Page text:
It is indeed interesting that both Bosko and Honey do show a great deal of personality in their body language and in the way the scenes are paced. This sort of experimental characterization is, perhaps, what might bug people about the HAPPY HARMONIES and,especially, the very expensive, expansive animation of the duo when they returned to MGM in1939, creating cartoons at MGM' s cartoon studio instead of their own, but it is true that the BOSKO toons are speedier than, perhaps, the entirety of the remainder of the HAPPY HARMONIES put together, although the Ising-directed TWO PUPS cartoons come in a close second in cartoons such as PUPS PICNIC and WAYWARD PUPS.

In BOSKO'S EASTER EGGS we certainly do get the best of both worlds here. We get the frantic hints of cartoon license with characters zooming this way and that in pop-eyed takes or trading dialogue as if we' d truly believe that the characters onscreen were merely drawn over live action footage of kids acting out each moment. Harmon &Ising liked using the "dissolve" a great deal more than most cartoonists. They liked using it instead of a camera pan across to the characters who would be in the same scene, whereas animators in other studios, including Disney, might just have the camera pan across to reveal something ominous approaching left or right of what was going on center-stage in the previous moment. Whether this was done as a time-saving chore or not, it is an odd visual to use.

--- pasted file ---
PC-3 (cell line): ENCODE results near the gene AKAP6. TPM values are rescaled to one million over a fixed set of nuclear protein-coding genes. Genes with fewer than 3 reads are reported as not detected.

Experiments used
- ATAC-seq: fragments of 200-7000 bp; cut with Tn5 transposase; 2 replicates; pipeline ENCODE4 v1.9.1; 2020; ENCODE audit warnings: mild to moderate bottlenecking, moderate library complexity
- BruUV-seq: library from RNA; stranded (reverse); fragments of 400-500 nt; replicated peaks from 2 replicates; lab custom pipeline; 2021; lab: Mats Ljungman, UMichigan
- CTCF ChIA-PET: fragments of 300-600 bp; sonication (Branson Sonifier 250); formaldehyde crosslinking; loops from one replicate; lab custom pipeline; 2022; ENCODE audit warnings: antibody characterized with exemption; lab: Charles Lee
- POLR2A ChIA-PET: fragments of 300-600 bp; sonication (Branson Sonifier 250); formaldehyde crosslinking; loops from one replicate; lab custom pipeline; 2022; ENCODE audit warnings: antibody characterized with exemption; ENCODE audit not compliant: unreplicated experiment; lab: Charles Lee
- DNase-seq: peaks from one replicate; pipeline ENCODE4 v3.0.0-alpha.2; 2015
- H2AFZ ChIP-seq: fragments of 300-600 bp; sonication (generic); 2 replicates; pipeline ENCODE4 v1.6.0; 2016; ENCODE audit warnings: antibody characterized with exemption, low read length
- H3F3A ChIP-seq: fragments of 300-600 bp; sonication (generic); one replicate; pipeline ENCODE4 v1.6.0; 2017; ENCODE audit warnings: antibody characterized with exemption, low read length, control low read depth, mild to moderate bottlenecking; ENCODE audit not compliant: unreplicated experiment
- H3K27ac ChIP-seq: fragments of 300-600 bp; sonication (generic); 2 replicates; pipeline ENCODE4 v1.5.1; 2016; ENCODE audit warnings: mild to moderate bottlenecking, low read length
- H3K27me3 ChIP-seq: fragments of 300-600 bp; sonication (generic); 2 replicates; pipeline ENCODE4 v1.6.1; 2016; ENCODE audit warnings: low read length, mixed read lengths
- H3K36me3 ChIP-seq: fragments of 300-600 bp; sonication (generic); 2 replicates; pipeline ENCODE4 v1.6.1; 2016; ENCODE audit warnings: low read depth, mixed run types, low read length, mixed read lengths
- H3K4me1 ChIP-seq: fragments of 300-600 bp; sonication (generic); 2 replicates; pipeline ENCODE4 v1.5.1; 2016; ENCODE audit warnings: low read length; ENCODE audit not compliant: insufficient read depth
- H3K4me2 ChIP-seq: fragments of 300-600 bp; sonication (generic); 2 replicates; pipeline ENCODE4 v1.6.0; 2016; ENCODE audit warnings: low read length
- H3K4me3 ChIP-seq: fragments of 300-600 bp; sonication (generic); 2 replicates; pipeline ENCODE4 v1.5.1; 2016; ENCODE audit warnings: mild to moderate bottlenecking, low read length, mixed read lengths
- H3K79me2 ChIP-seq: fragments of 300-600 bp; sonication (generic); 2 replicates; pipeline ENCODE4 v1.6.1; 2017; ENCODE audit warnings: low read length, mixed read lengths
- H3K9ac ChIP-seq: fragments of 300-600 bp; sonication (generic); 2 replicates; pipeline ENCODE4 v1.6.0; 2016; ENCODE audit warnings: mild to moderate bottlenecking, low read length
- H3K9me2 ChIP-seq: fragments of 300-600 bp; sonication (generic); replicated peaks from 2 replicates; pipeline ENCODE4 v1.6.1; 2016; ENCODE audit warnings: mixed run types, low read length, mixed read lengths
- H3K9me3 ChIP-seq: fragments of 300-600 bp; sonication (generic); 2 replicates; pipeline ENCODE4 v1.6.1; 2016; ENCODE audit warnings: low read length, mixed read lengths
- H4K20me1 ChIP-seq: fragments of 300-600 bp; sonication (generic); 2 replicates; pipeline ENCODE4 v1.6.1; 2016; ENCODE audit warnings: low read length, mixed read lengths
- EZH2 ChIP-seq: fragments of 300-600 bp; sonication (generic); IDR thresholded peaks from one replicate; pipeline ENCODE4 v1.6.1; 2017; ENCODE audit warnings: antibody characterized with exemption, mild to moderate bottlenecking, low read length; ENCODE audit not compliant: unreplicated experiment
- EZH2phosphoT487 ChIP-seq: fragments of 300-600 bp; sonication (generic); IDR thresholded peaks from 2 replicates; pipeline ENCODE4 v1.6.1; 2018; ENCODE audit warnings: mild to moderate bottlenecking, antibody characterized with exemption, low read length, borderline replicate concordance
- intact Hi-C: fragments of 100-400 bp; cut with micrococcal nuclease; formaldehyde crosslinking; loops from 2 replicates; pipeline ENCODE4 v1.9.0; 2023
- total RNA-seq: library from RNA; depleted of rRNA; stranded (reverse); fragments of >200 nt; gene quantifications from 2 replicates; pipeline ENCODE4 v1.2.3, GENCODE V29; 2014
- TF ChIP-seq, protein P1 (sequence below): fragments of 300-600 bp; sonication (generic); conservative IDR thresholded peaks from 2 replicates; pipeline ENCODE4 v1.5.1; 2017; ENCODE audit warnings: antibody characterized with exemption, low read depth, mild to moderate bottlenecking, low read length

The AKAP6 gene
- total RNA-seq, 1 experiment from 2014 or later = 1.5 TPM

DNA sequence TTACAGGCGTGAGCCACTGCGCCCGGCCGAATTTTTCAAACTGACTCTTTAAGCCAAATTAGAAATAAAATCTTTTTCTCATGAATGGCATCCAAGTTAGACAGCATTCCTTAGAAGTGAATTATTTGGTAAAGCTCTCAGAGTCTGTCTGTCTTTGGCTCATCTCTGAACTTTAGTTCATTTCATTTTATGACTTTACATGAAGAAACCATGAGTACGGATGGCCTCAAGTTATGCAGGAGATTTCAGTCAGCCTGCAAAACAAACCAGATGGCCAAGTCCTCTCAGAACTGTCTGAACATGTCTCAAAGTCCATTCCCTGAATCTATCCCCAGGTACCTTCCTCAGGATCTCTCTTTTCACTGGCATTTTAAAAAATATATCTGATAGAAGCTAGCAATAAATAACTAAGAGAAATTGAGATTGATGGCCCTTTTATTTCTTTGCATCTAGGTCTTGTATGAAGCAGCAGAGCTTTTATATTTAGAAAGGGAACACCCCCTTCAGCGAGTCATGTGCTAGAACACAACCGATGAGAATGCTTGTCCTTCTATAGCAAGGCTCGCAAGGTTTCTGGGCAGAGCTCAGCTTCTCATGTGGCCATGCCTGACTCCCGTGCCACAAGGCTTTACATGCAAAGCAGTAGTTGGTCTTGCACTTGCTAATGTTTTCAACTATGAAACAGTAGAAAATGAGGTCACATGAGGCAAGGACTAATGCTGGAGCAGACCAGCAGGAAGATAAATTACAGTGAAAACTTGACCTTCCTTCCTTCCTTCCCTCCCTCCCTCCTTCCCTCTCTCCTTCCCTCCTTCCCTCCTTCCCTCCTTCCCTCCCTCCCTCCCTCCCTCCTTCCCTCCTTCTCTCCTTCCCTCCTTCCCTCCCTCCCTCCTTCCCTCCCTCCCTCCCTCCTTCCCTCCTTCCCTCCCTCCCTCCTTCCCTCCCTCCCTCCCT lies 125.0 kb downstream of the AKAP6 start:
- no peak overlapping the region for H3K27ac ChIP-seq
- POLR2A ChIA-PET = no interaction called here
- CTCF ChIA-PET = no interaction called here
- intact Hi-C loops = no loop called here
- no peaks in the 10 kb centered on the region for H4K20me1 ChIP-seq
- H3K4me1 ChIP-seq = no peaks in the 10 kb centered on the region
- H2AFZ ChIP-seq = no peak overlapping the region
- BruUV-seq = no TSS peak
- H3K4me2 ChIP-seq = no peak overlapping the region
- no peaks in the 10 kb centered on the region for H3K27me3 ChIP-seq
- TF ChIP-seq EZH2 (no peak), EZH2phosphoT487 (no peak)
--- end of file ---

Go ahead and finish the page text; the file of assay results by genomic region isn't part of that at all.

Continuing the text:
Most of the time, such dissolves were used to represent passing time, but Harmon and Ising useit to give us the impression of how many things are going on at the same time in the same place, kind of like how the eye moves about a live stage as one scene begins taking our attention away from the previous moment of interraction. This effect has always gotten me thinking that, by now, we would have created an animated feature using multiple screens so audiences do get more of a dimension out of the images all around us. Why I was the only one, or so it seems, who got this idea is a real curiosity to me!